Though opinions are sure to vary on the "Watchmen" film, it's unlikely anyone will complain that Zach Snyder stretched the material to fill two-plus hours. But Warner Bros. has done just that with "Watchmen: The End is Nigh," turning the dense and cerebral comics classic into a distressingly shallow videogame in which there's nothing for players to do but beat the living crap out of everyone they see.
Though opinions are sure to vary on the “Watchmen” film, it’s unlikely anyone will complain that Zach Snyder stretched the material to fill two-plus hours. But Warner Bros. has done just that with “Watchmen: The End is Nigh,” turning the dense and cerebral comics classic into a distressingly shallow videogame in which there’s nothing for players to do but beat the living crap out of everyone they see. Production values are impressive for a downloadable title, but the gameplay and plot don’t connect or have the heft the source material deserves. Geeks of all stripes are more likely to watch the Watchmen than play it.
In an effort to avoid the pitfalls of games rushed to meet a movie’s theatrical release, WB split this title into two downloadable episodes, with the first coming out alongside the film and the second with the DVD. It’s a smart move, since turning “Watchmen” into a game is probably an even greater challenge than a movie, given the need to provide players with something compelling to do in the world of the dialogue-heavy and action-light comicbook series. Developer Deadline Games’ solution is to flash back to the ’70s, a time full of political intrigue when playable heroes Nite Owl and Rorschach were busy cracking skulls as a crime-fighting team.
Perhaps leery of attempting to write anything that would be compared with Alan Moore’s critically acclaimed work, “The End is Nigh” simply recounts how the Watergate scandal was avoided in a world where Richard Nixon remained president well into the ’80s, a bit of revisionist history mentioned briefly in the comic. In a refreshing nod to the maturity of its source material, the game never talks down to its audience, making reference to historical figures and events without explanation.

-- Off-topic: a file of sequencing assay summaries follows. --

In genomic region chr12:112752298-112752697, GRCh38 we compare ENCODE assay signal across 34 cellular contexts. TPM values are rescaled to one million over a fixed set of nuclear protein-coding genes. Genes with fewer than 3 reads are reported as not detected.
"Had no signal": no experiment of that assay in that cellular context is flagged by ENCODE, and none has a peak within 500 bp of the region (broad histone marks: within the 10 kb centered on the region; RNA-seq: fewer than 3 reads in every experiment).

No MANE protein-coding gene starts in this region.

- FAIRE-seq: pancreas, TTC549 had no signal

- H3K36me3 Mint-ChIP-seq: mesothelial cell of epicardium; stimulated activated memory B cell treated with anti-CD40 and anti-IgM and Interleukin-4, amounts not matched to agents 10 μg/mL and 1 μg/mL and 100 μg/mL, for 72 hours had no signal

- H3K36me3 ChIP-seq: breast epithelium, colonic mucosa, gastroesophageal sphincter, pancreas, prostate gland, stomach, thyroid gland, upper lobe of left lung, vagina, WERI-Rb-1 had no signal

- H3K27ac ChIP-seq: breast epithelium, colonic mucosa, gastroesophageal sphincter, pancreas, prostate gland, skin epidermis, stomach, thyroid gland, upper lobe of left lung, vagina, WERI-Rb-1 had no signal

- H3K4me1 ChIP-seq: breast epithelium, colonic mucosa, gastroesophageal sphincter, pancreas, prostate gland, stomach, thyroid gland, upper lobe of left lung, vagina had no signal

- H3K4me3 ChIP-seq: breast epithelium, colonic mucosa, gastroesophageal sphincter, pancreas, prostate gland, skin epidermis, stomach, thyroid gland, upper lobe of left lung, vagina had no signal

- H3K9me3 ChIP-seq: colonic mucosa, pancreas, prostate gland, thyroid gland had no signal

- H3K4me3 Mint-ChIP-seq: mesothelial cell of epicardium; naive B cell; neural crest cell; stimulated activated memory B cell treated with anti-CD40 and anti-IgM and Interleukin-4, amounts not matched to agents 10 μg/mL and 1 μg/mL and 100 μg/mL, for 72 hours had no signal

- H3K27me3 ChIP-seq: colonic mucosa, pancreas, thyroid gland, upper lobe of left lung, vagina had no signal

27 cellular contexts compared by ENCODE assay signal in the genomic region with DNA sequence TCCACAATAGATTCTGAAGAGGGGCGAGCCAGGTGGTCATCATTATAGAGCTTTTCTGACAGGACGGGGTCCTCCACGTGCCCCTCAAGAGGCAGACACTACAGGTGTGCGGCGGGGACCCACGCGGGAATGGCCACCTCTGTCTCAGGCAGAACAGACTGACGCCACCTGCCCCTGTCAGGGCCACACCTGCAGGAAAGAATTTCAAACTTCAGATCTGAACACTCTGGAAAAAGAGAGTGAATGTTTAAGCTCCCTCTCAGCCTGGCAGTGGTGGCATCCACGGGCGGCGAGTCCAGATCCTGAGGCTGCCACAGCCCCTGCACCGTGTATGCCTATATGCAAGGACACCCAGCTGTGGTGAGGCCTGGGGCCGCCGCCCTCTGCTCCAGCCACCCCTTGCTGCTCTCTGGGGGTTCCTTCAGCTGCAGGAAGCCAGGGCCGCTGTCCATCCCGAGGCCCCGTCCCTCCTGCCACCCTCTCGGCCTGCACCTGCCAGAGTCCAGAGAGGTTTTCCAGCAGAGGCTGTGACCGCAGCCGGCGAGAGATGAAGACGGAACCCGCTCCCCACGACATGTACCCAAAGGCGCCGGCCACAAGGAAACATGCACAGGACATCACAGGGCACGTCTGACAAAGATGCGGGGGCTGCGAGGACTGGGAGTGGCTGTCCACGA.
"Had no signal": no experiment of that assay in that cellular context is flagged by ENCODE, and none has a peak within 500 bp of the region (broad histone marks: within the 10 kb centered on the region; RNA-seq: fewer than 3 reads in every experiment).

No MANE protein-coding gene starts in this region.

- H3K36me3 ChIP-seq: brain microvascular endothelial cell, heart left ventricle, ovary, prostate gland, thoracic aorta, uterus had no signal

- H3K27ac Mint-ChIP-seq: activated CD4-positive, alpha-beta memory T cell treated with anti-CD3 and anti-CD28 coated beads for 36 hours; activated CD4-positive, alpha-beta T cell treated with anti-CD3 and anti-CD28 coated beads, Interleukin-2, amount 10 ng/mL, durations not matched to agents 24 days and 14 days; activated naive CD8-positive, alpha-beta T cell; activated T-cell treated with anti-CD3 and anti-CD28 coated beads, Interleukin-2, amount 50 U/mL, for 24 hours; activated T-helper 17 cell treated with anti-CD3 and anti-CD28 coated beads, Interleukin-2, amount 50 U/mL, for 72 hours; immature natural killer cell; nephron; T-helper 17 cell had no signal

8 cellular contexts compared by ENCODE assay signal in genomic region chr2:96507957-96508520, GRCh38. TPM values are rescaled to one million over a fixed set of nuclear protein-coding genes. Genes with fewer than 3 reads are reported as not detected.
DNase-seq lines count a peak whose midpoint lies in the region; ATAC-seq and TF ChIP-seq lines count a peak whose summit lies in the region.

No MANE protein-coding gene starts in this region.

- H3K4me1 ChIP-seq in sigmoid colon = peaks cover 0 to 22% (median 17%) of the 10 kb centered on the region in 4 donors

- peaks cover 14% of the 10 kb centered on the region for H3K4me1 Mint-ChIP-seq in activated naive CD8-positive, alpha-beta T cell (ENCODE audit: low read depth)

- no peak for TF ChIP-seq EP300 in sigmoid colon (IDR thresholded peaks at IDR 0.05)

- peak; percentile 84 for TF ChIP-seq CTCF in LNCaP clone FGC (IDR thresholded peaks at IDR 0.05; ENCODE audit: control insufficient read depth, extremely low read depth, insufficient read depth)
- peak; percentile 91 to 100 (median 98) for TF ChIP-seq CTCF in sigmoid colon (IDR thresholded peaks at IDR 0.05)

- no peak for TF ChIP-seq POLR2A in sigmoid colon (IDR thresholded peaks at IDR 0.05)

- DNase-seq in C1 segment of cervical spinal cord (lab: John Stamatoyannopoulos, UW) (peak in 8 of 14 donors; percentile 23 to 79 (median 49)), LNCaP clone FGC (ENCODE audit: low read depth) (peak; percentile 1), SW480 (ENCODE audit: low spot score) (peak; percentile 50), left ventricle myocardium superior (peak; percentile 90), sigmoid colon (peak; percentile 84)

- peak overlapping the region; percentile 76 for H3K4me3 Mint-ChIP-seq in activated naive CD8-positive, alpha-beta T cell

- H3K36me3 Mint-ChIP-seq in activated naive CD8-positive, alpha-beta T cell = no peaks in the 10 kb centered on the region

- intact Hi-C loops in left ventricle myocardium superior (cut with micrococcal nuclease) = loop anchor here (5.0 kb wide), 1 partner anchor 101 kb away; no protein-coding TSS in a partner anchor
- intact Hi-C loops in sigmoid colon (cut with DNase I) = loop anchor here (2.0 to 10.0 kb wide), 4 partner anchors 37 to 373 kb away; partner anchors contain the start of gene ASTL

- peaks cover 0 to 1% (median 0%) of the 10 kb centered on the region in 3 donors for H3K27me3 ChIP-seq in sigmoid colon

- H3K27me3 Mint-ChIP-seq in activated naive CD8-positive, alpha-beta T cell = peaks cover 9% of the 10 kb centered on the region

But Nite Owl and Rorschach are ignorant pawns in a conspiracy, resulting in a gameplay experience so separated from the narrative that players will be left at the end wondering why they bothered. The story, which doesn’t add much to what “Watchmen” readers already know, is told through a series of sequences animated in the comicbook style, only a few of which advance the plot.
The actual game consists of old-fashioned brawling, inspired heavily by games like “Double Dragon,” popular when the “Watchmen” comics came out in 1986 and ’87.
Controlling either Rorschach or Nite Owl — or, when two friends are in a room, both at once — players fight their way through hundreds of anonymous goons on their way to a destination where, inevitably, they discover the information they need is one more step away. It doesn’t take long until the game becomes painfully repetitive and flat-out boring.
The controls are smoothly implemented, giving each character a unique and diverse array of fighting moves. Rage-driven Rorschach punches and breaks arms with deliberate brutality, while idealistic Nite Owl uses electric shocks and acrobatics to take out enemies as efficiently as possible.
Game is impressively designed, with sharp graphics, fluid animation and appropriately dismal cityscapes that far outdo most downloadable titles. The look and sounds are unmistakably “Watchmen,” even if the tone and content are not.